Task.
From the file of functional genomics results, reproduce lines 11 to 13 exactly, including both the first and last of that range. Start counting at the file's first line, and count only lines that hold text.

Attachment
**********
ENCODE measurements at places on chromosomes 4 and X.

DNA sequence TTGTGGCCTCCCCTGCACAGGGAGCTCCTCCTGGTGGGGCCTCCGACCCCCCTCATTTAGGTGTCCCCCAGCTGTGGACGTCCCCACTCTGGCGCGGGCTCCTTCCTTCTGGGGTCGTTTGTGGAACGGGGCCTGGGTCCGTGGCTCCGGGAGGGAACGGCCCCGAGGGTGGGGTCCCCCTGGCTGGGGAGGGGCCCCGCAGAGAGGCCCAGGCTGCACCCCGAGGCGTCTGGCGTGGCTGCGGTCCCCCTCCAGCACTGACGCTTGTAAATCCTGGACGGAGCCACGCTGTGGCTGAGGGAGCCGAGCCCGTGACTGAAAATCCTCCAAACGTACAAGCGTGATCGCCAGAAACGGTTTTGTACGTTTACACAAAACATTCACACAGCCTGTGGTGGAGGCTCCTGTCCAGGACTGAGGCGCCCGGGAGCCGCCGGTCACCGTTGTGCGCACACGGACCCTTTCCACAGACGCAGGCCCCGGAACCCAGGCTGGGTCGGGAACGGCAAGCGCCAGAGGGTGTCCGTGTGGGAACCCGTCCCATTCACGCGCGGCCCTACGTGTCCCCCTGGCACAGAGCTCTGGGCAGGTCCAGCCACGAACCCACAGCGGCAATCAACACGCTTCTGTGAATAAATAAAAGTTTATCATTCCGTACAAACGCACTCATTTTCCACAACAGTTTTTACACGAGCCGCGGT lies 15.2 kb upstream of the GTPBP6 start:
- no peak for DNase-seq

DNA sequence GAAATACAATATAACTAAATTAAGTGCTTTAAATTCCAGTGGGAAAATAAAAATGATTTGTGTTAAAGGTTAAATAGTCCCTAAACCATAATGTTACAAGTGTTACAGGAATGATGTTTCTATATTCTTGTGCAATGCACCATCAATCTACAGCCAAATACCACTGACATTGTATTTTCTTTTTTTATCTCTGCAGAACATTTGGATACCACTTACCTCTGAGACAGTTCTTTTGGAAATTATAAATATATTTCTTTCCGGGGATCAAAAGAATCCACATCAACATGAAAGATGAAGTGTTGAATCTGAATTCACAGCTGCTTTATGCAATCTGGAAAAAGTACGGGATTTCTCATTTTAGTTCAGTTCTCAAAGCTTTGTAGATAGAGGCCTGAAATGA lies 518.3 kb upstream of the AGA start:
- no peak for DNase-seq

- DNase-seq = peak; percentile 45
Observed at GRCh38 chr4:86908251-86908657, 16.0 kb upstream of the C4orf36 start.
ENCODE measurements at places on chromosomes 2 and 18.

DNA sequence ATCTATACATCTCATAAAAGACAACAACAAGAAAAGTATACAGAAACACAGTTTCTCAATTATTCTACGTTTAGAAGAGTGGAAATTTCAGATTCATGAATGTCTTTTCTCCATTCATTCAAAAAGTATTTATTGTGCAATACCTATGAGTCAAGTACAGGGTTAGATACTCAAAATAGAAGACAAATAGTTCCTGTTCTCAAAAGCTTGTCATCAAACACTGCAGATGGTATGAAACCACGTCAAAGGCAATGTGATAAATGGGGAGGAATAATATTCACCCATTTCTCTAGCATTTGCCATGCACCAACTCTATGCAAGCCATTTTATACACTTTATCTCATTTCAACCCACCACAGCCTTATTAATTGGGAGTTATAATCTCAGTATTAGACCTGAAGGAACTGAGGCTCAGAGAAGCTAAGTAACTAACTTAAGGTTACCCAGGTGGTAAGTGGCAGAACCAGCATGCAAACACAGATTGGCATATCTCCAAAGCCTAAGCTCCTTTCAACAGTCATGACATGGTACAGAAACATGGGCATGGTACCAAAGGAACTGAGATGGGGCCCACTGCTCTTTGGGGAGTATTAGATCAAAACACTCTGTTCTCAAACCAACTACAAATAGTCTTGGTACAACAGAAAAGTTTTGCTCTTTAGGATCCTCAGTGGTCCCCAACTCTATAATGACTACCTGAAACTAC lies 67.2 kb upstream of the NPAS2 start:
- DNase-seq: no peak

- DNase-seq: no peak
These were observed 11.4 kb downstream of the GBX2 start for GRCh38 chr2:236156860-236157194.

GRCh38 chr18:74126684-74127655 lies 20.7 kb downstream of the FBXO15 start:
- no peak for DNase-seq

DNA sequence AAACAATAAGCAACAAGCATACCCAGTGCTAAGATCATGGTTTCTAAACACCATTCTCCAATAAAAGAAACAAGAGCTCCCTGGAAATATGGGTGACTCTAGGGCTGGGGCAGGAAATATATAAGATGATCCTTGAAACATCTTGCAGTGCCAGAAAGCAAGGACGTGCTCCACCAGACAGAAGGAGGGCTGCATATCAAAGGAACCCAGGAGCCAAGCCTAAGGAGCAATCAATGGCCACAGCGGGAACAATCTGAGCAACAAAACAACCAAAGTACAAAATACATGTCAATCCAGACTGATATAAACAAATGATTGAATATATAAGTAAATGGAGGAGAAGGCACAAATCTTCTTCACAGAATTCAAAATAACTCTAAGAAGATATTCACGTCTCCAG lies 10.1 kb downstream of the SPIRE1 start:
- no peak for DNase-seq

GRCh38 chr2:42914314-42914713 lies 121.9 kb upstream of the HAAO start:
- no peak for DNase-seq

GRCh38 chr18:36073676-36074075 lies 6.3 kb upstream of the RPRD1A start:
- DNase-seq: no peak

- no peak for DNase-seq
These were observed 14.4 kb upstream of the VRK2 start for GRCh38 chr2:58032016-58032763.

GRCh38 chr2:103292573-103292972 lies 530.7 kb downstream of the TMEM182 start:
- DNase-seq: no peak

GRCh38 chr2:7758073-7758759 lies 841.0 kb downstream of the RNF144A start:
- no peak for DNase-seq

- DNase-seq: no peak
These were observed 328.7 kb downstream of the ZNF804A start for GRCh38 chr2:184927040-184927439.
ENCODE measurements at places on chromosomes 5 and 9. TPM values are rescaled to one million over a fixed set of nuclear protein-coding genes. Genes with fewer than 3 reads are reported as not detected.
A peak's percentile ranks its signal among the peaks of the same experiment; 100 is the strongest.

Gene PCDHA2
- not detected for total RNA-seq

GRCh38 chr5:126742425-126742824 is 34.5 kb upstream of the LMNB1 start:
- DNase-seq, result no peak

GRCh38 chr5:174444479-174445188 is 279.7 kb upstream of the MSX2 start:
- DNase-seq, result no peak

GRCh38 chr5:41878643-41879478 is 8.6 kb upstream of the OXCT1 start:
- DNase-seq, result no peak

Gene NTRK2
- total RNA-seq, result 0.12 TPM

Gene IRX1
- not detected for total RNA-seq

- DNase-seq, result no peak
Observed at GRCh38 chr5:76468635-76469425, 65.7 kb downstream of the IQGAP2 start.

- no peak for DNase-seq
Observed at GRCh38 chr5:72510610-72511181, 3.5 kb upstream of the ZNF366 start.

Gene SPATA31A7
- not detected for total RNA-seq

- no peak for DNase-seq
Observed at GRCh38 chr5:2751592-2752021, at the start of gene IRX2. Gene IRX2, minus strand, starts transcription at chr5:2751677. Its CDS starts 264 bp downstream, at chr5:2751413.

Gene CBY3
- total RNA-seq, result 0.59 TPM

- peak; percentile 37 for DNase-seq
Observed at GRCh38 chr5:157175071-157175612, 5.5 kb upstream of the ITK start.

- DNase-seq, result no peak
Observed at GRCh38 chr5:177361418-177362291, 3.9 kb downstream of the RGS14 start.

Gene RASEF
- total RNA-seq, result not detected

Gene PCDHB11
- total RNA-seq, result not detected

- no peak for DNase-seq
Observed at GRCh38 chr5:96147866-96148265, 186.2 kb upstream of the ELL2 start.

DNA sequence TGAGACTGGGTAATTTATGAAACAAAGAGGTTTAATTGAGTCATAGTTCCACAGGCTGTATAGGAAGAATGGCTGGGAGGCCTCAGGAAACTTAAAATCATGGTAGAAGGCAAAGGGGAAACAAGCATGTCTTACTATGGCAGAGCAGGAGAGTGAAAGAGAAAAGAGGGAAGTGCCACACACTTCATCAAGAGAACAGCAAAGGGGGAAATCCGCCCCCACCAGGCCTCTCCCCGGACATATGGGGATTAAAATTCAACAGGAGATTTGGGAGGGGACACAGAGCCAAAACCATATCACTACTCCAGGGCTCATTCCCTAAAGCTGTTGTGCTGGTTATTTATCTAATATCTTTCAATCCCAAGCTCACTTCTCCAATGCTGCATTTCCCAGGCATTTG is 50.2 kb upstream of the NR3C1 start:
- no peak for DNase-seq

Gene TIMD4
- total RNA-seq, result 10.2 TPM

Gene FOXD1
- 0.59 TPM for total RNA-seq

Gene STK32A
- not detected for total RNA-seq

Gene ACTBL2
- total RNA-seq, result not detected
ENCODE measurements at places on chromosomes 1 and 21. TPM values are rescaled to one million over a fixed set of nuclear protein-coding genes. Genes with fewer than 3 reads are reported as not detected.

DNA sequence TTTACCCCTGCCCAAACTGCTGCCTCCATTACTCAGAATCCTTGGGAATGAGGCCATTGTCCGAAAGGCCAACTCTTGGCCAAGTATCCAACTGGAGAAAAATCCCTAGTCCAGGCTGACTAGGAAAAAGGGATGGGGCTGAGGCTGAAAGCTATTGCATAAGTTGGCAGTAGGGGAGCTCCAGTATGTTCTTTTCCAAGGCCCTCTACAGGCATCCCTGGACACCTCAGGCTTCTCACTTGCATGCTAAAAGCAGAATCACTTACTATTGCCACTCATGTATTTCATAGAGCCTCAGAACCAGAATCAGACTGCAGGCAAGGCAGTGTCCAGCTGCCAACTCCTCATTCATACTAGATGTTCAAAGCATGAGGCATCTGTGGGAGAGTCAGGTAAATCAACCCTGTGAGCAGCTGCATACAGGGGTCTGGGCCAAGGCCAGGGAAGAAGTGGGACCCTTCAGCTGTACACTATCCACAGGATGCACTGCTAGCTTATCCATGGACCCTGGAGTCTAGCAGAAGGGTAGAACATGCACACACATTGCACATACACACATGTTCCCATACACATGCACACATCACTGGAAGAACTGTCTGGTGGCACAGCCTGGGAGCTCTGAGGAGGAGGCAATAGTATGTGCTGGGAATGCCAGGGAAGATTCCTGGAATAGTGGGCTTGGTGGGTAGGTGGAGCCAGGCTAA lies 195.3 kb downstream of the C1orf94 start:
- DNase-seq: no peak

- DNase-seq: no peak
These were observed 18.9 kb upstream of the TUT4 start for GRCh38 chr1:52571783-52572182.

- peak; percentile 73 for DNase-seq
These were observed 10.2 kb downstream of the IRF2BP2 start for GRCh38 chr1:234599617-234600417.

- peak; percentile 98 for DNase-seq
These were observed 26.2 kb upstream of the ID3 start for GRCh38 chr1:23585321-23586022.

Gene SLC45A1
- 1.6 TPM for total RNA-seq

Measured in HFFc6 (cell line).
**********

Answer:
- DNase-seq: no peak
These were observed 11.4 kb downstream of the GBX2 start for GRCh38 chr2:236156860-236157194.

GRCh38 chr18:74126684-74127655 lies 20.7 kb downstream of the FBXO15 start: